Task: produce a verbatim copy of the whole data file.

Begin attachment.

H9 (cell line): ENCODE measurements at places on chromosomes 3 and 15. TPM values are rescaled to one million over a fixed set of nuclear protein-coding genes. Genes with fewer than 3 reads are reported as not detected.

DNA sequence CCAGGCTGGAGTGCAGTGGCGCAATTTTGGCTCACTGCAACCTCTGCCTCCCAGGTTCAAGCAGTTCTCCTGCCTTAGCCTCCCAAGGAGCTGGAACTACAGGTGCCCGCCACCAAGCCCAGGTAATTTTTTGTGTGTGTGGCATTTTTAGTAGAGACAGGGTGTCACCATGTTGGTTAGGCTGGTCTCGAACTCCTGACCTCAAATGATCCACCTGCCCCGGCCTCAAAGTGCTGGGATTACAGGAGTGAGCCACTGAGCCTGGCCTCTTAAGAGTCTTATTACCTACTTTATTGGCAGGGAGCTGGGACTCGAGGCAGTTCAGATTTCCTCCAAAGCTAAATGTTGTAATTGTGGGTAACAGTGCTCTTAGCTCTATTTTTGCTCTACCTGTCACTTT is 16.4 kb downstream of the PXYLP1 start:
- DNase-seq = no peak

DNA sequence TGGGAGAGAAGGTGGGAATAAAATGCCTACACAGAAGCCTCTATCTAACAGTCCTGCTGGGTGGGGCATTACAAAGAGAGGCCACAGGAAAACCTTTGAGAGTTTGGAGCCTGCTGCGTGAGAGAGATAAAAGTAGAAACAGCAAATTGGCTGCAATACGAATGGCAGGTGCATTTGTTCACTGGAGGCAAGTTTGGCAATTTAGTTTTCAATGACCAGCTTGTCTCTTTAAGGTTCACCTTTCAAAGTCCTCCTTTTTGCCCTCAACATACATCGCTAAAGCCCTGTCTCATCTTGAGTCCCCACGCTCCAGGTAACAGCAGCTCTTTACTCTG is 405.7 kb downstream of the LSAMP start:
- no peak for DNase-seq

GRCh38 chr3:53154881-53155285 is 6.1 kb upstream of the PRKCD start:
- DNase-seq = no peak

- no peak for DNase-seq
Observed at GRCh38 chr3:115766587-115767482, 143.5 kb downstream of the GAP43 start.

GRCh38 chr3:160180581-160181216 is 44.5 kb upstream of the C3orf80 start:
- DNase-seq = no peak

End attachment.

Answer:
H9 (cell line): ENCODE measurements at places on chromosomes 3 and 15. TPM values are rescaled to one million over a fixed set of nuclear protein-coding genes. Genes with fewer than 3 reads are reported as not detected.

DNA sequence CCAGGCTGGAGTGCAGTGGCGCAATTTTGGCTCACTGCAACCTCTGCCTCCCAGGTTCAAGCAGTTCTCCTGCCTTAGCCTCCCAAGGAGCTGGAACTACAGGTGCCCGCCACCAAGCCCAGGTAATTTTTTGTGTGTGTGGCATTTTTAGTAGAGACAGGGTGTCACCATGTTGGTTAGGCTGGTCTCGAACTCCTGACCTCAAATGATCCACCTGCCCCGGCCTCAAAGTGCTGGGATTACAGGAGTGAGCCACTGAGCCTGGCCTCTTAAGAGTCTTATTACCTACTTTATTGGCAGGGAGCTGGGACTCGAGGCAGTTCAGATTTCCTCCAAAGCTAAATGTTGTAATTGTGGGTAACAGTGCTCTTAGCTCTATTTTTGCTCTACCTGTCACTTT is 16.4 kb downstream of the PXYLP1 start:
- DNase-seq = no peak

DNA sequence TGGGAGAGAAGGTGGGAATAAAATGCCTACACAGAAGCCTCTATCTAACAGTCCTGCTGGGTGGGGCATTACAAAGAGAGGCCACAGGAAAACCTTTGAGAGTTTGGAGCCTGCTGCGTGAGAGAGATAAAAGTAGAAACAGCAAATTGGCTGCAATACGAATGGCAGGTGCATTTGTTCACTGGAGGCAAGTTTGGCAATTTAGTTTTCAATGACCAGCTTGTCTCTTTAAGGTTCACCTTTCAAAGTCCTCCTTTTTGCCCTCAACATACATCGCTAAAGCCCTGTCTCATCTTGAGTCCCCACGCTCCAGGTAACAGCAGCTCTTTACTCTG is 405.7 kb downstream of the LSAMP start:
- no peak for DNase-seq

GRCh38 chr3:53154881-53155285 is 6.1 kb upstream of the PRKCD start:
- DNase-seq = no peak

- no peak for DNase-seq
Observed at GRCh38 chr3:115766587-115767482, 143.5 kb downstream of the GAP43 start.

GRCh38 chr3:160180581-160181216 is 44.5 kb upstream of the C3orf80 start:
- DNase-seq = no peak